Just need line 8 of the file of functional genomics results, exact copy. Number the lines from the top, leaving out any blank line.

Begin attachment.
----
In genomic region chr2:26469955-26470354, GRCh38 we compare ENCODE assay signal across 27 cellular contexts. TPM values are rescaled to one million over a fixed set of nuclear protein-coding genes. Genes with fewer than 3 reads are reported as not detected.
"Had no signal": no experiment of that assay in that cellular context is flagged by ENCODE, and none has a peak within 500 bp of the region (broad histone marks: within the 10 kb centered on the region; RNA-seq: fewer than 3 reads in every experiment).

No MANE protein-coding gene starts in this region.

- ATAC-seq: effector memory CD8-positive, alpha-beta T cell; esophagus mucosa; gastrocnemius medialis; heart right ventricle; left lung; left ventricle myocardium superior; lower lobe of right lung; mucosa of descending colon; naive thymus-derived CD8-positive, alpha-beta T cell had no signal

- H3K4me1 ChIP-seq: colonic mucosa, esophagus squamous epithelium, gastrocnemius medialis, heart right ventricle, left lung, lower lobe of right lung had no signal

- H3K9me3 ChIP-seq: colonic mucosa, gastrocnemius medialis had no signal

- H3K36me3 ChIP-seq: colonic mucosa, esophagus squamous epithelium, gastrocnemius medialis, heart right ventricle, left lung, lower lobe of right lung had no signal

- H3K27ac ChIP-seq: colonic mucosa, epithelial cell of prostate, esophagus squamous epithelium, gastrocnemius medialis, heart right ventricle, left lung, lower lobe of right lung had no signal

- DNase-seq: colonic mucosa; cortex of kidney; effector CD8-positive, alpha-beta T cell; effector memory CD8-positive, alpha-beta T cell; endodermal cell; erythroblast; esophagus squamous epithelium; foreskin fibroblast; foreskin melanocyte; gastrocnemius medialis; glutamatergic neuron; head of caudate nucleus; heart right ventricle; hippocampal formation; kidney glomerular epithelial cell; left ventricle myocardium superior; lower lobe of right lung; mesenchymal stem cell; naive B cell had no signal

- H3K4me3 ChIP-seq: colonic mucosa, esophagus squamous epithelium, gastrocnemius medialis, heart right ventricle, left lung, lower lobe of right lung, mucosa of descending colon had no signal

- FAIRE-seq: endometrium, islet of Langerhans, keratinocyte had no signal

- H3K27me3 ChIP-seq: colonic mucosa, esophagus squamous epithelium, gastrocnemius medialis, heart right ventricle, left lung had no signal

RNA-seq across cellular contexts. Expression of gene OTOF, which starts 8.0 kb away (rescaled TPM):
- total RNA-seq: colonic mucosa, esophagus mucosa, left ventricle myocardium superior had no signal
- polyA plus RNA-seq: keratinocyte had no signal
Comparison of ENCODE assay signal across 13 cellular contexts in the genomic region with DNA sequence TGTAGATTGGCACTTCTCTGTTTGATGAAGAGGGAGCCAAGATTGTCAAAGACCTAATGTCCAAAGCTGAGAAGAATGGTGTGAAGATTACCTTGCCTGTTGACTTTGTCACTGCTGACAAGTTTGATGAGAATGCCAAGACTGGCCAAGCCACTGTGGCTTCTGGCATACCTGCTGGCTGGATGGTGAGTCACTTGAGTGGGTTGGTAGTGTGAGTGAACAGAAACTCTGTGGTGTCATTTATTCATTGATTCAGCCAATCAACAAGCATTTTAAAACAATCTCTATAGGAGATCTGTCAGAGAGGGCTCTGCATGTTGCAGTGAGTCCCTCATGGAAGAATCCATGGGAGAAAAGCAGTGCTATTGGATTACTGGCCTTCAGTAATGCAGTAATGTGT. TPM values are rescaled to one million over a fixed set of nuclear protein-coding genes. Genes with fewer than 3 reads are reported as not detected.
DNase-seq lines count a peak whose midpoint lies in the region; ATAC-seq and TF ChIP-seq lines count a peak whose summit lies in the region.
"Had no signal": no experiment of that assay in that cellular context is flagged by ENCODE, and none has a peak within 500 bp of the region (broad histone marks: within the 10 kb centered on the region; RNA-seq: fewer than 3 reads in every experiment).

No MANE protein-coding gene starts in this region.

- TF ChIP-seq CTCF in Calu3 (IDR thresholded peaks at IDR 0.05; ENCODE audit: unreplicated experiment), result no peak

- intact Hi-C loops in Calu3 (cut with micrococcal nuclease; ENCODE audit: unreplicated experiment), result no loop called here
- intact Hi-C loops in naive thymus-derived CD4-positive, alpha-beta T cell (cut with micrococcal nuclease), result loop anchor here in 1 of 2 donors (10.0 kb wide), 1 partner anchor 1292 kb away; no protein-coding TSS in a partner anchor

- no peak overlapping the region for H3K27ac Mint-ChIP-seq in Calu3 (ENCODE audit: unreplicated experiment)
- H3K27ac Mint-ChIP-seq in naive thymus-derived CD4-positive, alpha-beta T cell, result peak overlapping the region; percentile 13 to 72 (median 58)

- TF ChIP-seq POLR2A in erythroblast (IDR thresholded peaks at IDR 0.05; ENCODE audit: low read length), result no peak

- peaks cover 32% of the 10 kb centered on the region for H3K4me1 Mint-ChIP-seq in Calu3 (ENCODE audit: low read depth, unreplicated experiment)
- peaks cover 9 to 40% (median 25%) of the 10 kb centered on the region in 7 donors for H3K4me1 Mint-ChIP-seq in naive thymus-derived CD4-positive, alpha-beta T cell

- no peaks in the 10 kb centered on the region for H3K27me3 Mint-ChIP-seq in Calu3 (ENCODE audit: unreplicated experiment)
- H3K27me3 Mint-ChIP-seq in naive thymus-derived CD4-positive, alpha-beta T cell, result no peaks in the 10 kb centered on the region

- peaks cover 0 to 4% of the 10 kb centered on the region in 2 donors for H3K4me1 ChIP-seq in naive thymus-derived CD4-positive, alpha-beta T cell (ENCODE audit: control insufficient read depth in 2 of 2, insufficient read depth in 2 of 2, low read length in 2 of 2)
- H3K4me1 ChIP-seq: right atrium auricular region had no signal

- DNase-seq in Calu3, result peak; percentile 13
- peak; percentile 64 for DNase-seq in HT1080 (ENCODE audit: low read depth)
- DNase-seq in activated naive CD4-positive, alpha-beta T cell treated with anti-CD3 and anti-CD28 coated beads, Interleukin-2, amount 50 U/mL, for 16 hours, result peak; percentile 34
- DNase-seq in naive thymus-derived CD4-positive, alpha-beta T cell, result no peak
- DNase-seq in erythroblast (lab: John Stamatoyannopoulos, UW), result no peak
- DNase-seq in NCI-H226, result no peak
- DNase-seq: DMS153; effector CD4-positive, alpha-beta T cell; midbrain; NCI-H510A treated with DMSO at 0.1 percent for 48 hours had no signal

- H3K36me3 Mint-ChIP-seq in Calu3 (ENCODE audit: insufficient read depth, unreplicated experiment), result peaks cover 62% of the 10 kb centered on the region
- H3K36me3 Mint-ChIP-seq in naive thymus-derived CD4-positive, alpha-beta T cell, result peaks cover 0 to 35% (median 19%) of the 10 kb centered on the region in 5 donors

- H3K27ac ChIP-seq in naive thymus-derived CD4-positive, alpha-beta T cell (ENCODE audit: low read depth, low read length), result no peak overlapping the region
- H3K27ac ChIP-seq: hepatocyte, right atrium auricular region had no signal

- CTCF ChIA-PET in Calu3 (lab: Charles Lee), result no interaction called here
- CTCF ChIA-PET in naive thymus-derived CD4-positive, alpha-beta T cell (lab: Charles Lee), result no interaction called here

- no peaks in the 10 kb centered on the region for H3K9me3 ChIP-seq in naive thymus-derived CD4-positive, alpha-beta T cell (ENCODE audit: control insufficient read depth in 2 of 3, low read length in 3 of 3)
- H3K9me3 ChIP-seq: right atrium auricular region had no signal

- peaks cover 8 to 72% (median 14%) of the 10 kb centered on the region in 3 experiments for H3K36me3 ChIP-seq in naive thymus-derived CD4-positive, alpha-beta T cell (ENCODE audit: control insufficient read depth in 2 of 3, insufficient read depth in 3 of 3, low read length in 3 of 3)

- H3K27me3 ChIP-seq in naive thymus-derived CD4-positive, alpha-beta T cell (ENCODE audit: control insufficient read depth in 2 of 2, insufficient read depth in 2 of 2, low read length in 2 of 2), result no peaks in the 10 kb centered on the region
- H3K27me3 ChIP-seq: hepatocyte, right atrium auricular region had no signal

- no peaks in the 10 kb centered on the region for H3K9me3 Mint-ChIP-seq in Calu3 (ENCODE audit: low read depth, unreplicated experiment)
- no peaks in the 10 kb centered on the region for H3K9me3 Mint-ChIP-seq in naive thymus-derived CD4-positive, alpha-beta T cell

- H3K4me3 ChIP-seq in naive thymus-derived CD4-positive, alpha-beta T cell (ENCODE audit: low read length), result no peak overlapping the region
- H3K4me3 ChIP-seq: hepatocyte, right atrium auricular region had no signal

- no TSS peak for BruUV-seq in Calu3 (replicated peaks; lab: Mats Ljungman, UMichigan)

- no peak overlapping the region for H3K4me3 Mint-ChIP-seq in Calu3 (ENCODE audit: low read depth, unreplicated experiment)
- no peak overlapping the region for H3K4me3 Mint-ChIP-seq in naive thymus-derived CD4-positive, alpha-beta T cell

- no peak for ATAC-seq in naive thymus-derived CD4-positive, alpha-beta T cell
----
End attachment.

- H3K27ac ChIP-seq: colonic mucosa, epithelial cell of prostate, esophagus squamous epithelium, gastrocnemius medialis, heart right ventricle, left lung, lower lobe of right lung had no signal